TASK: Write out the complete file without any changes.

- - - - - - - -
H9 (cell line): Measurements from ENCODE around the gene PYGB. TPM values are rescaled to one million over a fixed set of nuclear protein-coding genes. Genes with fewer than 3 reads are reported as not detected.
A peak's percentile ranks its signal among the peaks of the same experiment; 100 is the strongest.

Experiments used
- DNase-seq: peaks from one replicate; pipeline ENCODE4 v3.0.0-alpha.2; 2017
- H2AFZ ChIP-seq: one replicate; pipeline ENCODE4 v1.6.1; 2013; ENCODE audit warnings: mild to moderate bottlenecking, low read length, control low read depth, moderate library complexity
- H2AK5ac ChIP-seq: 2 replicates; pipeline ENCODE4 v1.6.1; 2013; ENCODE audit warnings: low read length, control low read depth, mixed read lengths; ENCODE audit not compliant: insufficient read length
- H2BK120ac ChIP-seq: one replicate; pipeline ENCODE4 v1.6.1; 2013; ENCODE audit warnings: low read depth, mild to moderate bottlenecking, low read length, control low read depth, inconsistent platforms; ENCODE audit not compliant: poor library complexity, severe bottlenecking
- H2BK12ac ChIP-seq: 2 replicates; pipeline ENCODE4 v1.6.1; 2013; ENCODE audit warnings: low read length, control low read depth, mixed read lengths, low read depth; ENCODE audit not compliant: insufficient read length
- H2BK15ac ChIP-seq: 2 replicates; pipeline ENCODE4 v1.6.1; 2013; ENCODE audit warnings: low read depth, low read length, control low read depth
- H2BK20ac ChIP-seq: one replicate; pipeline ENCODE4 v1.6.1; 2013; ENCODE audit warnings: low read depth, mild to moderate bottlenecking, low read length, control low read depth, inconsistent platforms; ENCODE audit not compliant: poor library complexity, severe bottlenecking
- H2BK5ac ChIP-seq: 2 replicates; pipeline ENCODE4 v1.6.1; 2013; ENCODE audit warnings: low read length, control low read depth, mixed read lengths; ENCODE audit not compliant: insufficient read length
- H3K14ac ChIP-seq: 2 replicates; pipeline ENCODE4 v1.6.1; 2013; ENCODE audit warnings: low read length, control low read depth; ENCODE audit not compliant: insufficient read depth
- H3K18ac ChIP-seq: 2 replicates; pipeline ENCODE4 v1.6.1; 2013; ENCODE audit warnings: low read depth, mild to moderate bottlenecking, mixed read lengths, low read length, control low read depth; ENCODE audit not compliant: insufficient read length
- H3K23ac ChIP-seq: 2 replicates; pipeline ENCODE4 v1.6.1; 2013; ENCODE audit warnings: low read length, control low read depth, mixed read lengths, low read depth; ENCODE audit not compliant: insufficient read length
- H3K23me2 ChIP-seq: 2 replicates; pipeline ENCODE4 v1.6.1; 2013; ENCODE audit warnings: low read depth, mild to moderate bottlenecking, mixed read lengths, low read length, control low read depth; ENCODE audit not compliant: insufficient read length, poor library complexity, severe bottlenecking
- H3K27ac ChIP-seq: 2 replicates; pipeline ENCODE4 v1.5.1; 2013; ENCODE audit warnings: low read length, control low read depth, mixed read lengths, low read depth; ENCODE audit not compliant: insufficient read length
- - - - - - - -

H9 (cell line): Measurements from ENCODE around the gene PYGB. TPM values are rescaled to one million over a fixed set of nuclear protein-coding genes. Genes with fewer than 3 reads are reported as not detected.
A peak's percentile ranks its signal among the peaks of the same experiment; 100 is the strongest.

Experiments used
- DNase-seq: peaks from one replicate; pipeline ENCODE4 v3.0.0-alpha.2; 2017
- H2AFZ ChIP-seq: one replicate; pipeline ENCODE4 v1.6.1; 2013; ENCODE audit warnings: mild to moderate bottlenecking, low read length, control low read depth, moderate library complexity
- H2AK5ac ChIP-seq: 2 replicates; pipeline ENCODE4 v1.6.1; 2013; ENCODE audit warnings: low read length, control low read depth, mixed read lengths; ENCODE audit not compliant: insufficient read length
- H2BK120ac ChIP-seq: one replicate; pipeline ENCODE4 v1.6.1; 2013; ENCODE audit warnings: low read depth, mild to moderate bottlenecking, low read length, control low read depth, inconsistent platforms; ENCODE audit not compliant: poor library complexity, severe bottlenecking
- H2BK12ac ChIP-seq: 2 replicates; pipeline ENCODE4 v1.6.1; 2013; ENCODE audit warnings: low read length, control low read depth, mixed read lengths, low read depth; ENCODE audit not compliant: insufficient read length
- H2BK15ac ChIP-seq: 2 replicates; pipeline ENCODE4 v1.6.1; 2013; ENCODE audit warnings: low read depth, low read length, control low read depth
- H2BK20ac ChIP-seq: one replicate; pipeline ENCODE4 v1.6.1; 2013; ENCODE audit warnings: low read depth, mild to moderate bottlenecking, low read length, control low read depth, inconsistent platforms; ENCODE audit not compliant: poor library complexity, severe bottlenecking
- H2BK5ac ChIP-seq: 2 replicates; pipeline ENCODE4 v1.6.1; 2013; ENCODE audit warnings: low read length, control low read depth, mixed read lengths; ENCODE audit not compliant: insufficient read length
- H3K14ac ChIP-seq: 2 replicates; pipeline ENCODE4 v1.6.1; 2013; ENCODE audit warnings: low read length, control low read depth; ENCODE audit not compliant: insufficient read depth
- H3K18ac ChIP-seq: 2 replicates; pipeline ENCODE4 v1.6.1; 2013; ENCODE audit warnings: low read depth, mild to moderate bottlenecking, mixed read lengths, low read length, control low read depth; ENCODE audit not compliant: insufficient read length
- H3K23ac ChIP-seq: 2 replicates; pipeline ENCODE4 v1.6.1; 2013; ENCODE audit warnings: low read length, control low read depth, mixed read lengths, low read depth; ENCODE audit not compliant: insufficient read length
- H3K23me2 ChIP-seq: 2 replicates; pipeline ENCODE4 v1.6.1; 2013; ENCODE audit warnings: low read depth, mild to moderate bottlenecking, mixed read lengths, low read length, control low read depth; ENCODE audit not compliant: insufficient read length, poor library complexity, severe bottlenecking
- H3K27ac ChIP-seq: 2 replicates; pipeline ENCODE4 v1.5.1; 2013; ENCODE audit warnings: low read length, control low read depth, mixed read lengths, low read depth; ENCODE audit not compliant: insufficient read length